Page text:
Salmonella is the most frequently reported cause of foodborne illness. In 1996, the Centers for Disease Control and Prevention (CDC) documented 39,027 cases. Much is being learned about Salmonella and the risks associated with it through FoodNet, the Foodborne Diseases Active Surveillance Network. Begun in 1995, FoodNet is a collaborative project of the U.S. Department of Agriculture's (USDA) Food Safety and Inspection Service (FSIS), CDC, the Food and Drug Administration (FDA), and seven participating states. FoodNet tracks cases of foodborne illness to better gauge the prevalence of food-related illness in this country and to monitor the effectiveness of food safety programs in reducing foodborne illness.
What is salmonellosis?
Salmonellosis, or a Salmonella infection, is the illness that can occur if live Salmonella bacteria enter the body, usually through eating foods containing the bacteria. Salmonellosis is one of the most common bacterial foodborne illnesses, but many cases could be prevented by proper food handling practices.
How do Salmonella bacteria on food make people sick?
Bacteria can grow on just about any food, such as meat, poultry, seafood, eggs, and dairy products in particular, as well as vegetables and fruits, such as beans, grains, orange juice, cantaloupe, and sprouts. To survive and multiply, bacteria need time and the right conditions: food, moisture, and warm temperatures. The ideal temperature for bacterial growth is between 40? and 140?F. Salmonella present on raw chicken could survive if the chicken is not cooked thoroughly. Salmonella can also cause foodborne illness through cross-contamination; for example, juices from raw meat or poultry prepared on a cutting board could contaminate salad ingredients if the board was not washed before cutting up the salad. If this salad sat at room temperature for any length of time, the Salmonella would multiply to dangerous numbers. The person who eats the salad then also eats the bacteria and becomes ill.
What are the symptoms of salmonellosis?
According to CDC, most people experience diarrhea, abdominal cramps, and fever within 8 to 72 hours after the contaminated food was eaten. Additional symptoms may be chills, headache, nausea, and vomiting. Symptoms may last up to 7 days. Many people ill with salmonellosis recover without treatment and may never see a doctor. However, Salmonella infections can be life-threatening especially for the very young, the elderly, and for persons with impaired immune systems.
Are there long-term consequences?
Persons with diarrhea usually recover completely, although it may be several months before their bowel habits are entirely normal. A small number of persons who are infected with Salmonella will develop pains in their joints, irritation of the eyes, and painful urination. This is called Reiter's syndrome. It can last for months or years and can lead to chronic arthritis that is difficult to treat.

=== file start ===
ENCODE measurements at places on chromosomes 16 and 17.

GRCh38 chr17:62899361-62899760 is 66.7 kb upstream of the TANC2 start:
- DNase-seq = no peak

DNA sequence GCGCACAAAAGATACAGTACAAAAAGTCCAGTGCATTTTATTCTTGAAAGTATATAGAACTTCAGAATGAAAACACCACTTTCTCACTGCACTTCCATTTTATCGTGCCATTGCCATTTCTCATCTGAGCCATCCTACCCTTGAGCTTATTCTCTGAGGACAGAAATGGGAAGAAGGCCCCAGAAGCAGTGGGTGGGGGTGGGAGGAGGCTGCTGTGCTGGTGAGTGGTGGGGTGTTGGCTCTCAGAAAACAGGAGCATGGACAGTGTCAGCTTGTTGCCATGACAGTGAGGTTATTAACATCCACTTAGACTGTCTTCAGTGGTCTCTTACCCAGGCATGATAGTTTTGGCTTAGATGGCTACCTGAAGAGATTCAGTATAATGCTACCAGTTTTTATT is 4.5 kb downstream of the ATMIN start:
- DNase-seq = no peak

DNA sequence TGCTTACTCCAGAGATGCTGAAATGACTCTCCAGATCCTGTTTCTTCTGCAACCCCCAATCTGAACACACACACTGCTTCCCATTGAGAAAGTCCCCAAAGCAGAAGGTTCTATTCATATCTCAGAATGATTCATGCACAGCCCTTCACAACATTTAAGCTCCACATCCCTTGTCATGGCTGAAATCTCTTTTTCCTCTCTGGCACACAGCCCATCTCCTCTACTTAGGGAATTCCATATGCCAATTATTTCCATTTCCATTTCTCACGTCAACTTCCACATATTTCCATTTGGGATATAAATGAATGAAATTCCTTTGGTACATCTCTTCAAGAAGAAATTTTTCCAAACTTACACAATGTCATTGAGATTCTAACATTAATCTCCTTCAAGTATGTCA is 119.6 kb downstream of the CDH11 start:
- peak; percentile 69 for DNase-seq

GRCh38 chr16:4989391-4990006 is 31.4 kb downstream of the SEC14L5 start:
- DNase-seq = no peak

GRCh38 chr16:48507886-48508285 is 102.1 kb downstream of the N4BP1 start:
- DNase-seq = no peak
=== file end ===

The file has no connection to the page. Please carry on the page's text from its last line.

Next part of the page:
How many people get sick from salmonellosis?
Not all cases of foodborne illness are reported, but experts believe that anywhere from 696,000 to 3.8 million people contract salmonellosis each year. The only way to confirm salmonellosis is to conduct laboratory tests on the stools of the ill person, a process that takes several days. To overcome the difficulties caused by unreported cases, the collaborating FoodNet sites have set up a system to actively identify laboratory-confirmed cases of foodborne illnesses. This system will provide more specific numbers in the future.
What foods are most likely to make people sick?
Any raw food of animal origin, such as meat, poultry, milk and dairy products, eggs, seafood, and some fruits and vegetables may carry Salmonella bacteria. The bacteria can survive to cause illness if these foods are not thoroughly cooked. The bacteria can also cause illness if they contaminate any other food that comes in contact with the raw food. Safe food handling practices are necessary to prevent bacteria on raw food from causing illness.
Are Kosher or "free-range" chickens lower in Salmonella bacteria?
FSIS does not know of any valid scientific information that shows that any specific type of chicken has more or less Salmonella bacteria than other poultry.
What is USDA doing to prevent Salmonella contamination?
Under USDA's new science-based inspection system, FSIS will test meat and poultry samples to identify pathogens, including Salmonella. For the first time ever, FSIS is requiring all plants to reduce bacteria by means of a Hazard Analysis and Critical Control Points (HACCP) plan and accompanying testing and performance standards. These national performance standards will be adjusted downward over time, even further reducing bacteria levels.
How can salmonellosis be prevented?
Bacteria on raw foods of animal origin do not have to cause illness. The key to preventing illness, at home, in a restaurant, at a church picnic, or anywhere, is to prevent the bacteria from growing to high levels and to destroy the bacteria through thorough cooking. Follow these guidelines for safe food preparation:
CLEAN: Wash Hands and Surfaces Often
SEPARATE: Don't Cross-contaminate
COOK: Cook to Proper Temperatures
CHILL: Refrigerate Promptly
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*contact information updated August 9, 2001